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Turn Thrifted Finds into Upcycled Clothing Using Plants

Breathe fresh life into an old piece of clothing with a little help from the garden. Making upcycled clothing can become a fun weekend project just by using ingredients grown from your garden. So go ahead and grab some new pieces from the thrift store and let’s make some reworked clothing!

upcycling clothing by turning them into sun printed napkins

The stats surrounding clothing are downright scary. Approximately 85% of textiles go to the dump each year, and less than 1% of clothing gets recycled. Another says that 35% of microplastics in the ocean come from laundering synthetic fabrics like polyester.

Then you have the making of the garments themselves. Polyester releases 2-3 times more carbon emissions than cotton. The fashion industry itself is the second-largest consumer of the world’s water supply.

There are also some dangerous chemicals lurking in the fast fashion world. In an investigation run by CBC, they found that one in five pieces of clothing from fast fashion retailers had high levels of harmful chemicals like lead, phthalates, and PFAS.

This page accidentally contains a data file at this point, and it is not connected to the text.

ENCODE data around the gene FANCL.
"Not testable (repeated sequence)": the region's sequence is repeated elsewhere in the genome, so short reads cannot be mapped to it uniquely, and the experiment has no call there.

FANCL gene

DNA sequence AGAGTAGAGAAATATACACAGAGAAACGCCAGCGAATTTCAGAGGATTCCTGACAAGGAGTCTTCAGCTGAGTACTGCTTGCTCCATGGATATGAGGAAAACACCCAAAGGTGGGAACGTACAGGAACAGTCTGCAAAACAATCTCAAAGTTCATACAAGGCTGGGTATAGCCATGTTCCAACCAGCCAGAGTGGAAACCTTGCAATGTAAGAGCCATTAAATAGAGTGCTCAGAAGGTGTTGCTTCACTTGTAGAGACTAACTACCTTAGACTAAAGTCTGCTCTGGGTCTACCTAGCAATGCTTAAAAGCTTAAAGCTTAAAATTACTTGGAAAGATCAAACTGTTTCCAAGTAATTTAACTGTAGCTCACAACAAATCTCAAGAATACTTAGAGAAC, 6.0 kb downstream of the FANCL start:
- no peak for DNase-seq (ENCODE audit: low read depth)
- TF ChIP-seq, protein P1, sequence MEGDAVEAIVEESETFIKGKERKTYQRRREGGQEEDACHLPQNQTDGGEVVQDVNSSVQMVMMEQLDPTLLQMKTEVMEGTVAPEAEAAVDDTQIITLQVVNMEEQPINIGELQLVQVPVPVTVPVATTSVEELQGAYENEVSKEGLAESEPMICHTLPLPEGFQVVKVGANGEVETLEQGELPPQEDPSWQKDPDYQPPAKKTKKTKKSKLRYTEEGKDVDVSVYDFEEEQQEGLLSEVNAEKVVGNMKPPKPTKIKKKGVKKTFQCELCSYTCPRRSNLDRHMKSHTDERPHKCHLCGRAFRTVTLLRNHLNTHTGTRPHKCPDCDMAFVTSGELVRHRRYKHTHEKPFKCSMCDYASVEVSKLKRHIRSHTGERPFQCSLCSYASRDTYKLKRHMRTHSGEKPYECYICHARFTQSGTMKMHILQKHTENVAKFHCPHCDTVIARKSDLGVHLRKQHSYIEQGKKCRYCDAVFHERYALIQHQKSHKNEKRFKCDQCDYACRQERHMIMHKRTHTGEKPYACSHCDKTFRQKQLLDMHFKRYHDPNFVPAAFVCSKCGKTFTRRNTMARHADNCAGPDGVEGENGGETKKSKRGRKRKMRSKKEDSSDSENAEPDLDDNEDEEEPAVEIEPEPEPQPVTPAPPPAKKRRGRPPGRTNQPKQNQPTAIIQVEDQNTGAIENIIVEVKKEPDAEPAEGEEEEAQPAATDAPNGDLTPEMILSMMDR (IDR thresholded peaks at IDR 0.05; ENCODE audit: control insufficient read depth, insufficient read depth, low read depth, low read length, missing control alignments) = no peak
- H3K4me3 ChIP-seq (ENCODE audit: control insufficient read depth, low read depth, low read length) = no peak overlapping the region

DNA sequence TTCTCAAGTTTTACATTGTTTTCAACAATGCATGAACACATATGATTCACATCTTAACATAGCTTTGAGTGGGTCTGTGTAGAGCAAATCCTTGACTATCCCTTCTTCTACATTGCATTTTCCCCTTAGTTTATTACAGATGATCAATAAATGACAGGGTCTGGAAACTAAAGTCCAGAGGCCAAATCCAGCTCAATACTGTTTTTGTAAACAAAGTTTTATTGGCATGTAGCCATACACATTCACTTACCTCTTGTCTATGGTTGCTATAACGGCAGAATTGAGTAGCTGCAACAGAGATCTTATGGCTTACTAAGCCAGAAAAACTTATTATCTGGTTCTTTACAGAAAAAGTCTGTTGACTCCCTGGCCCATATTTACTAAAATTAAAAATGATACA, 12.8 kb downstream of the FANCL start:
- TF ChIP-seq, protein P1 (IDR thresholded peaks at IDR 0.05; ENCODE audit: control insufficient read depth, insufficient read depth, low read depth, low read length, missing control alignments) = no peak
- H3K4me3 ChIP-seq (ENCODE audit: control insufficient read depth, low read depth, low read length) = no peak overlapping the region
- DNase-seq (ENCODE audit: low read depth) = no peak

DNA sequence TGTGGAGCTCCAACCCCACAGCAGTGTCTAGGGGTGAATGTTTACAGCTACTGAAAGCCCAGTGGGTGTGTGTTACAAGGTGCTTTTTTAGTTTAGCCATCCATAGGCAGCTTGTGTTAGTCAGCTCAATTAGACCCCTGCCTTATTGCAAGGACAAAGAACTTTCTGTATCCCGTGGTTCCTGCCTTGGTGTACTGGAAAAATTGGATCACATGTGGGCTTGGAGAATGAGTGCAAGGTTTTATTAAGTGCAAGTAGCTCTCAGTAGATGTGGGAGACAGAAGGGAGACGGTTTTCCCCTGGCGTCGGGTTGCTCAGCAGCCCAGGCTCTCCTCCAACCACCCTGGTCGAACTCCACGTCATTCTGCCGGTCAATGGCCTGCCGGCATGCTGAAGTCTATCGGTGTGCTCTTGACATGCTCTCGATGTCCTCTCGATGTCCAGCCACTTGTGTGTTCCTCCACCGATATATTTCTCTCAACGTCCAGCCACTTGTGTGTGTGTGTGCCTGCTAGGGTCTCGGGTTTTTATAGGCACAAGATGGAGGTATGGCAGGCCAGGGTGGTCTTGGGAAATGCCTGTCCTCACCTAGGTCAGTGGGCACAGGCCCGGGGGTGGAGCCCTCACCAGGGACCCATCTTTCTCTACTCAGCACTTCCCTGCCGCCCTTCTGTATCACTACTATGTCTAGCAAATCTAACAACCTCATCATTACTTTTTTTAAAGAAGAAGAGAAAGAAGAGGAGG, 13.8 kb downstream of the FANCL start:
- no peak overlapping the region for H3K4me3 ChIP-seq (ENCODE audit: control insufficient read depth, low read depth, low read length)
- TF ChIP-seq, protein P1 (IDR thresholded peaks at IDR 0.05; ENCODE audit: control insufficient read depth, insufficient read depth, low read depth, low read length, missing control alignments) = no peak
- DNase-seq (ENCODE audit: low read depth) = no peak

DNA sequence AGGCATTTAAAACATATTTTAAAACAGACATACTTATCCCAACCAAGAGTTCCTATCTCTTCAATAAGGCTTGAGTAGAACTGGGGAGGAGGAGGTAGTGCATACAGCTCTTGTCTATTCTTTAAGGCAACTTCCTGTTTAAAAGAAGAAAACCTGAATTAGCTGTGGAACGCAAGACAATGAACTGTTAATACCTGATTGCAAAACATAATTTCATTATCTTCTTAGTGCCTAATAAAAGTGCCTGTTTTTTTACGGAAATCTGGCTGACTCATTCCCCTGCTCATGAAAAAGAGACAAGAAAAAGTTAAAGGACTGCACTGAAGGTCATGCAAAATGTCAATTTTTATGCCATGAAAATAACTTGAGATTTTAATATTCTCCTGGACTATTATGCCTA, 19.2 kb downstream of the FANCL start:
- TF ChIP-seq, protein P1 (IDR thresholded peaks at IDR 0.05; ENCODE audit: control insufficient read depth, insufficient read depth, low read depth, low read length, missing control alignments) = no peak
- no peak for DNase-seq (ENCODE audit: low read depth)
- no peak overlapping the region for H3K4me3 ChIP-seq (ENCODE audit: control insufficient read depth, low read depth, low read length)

Companies will continue to produce vast amounts of cheap clothing as long as the consumer wants it. Upcycling clothing allows us to reimagine how a garment looks or give it a new life as something else altogether.

Upcycling stops one more piece of clothing from going into the landfill and another new piece from being produced and sold. It’s important that we try to prolong the life of existing clothes as much as possible. And who doesn’t love a good thrifting trip?

Here are ways you can make upcycled clothes with the garden serving as inspiration!

This post will cover…

hand holding small bundle of flowering quince, chamomile, sage, and lavender